Nature and Meaning of the Gohonzon

Offerings to the Gohonzon

Basic offerings of candles, evergreens and incense are placed in front of the altar where the Gohonzon is enshrined. One or two candles are generally offered to provide light (electric candles are also used). One or two vases of evergreen are arranged on the altar in lieu of flowers that in Indian tradition were scattered over the Buddha as an offering. One to three sticks of incense are burned as an offering of fragrance. In addition, a cup of fresh water is generally placed in front of the Gohonzon in the morning, water being highly regarded in the hot country of India where Buddhism started. It also has become traditional to offer fruit or other food, in the spirit of the Buddha's disciples who offered him food.

It is easy to imagine the practicality and significance of these offerings in an era when candles may have been the only source of light, incense was used to purify the air and the Buddha depended on his followers to provide subsistence.

Much symbolism has been attached to these offerings over the centuries, but none of it constitutes the essence of faith. Today many view these offerings as creating an environment conducive to chanting and as symbolizing basic human needs: water and food sustain life, candles and incense engage our senses, while evergreen reminds us of the eternity of life.

Naturally, the most important aspect of the altar is the object of devotion itself. The various accessories constitute some of the formalities in Buddhism that can be adapted to the times, the country and individual preference. Therefore, artificial, silk or potted plants have become common alternatives for evergreen cuttings. Also, parents of small children may prefer to avoid lighting candles and incense.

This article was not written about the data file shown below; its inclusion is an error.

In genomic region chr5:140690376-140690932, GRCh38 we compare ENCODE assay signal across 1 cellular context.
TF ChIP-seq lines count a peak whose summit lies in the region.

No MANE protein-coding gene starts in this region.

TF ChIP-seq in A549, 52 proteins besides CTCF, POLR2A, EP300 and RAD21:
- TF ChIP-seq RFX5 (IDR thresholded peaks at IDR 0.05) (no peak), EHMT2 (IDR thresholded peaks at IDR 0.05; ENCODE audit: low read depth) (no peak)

Expression of Sincerity, Respect and Appreciation

To clean the altar and offer fresh water each day, to make offerings of greens and fruit, and to light candles and burn incense while doing gongyo and chanting daimoku are all forms of service to the Gohonzon. These actions serve to honor the Gohonzon and dignify the place where it is enshrined. Moreover, our sincerity, respect and appreciation toward the Gohonzon will be reflected in the form of benefit. Concerning this point, Nichiren in his writing, "On Attaining Buddhahood," stated: "Whether you chant the Buddha's name, recite the sutra or merely offer flowers and incense, all your virtuous acts will implant benefits and roots of goodness in your life. With this conviction you should strive in faith." The Writings of Nichiren Daishonin, vol. 1, p.4

You should not place other objects inside the altar, nor anything on top of it. Also, you should refrain from hanging anything on the wall above the altar.  Photographs should not be taken of the Gohonzon and should be destroyed if accidentally taken since they are, in a sense, a reproduction of the Gohonzon.

Naturally, the most important aspect of the altar is the object of devotion itself. The various accessories constitute some of the formalities in Buddhism that can be adapted to the times, the country and individual preference. Therefore, artificial, silk or potted plants have become common alternatives for evergreen cuttings. Also, parents of small children may prefer to avoid lighting candles and incense.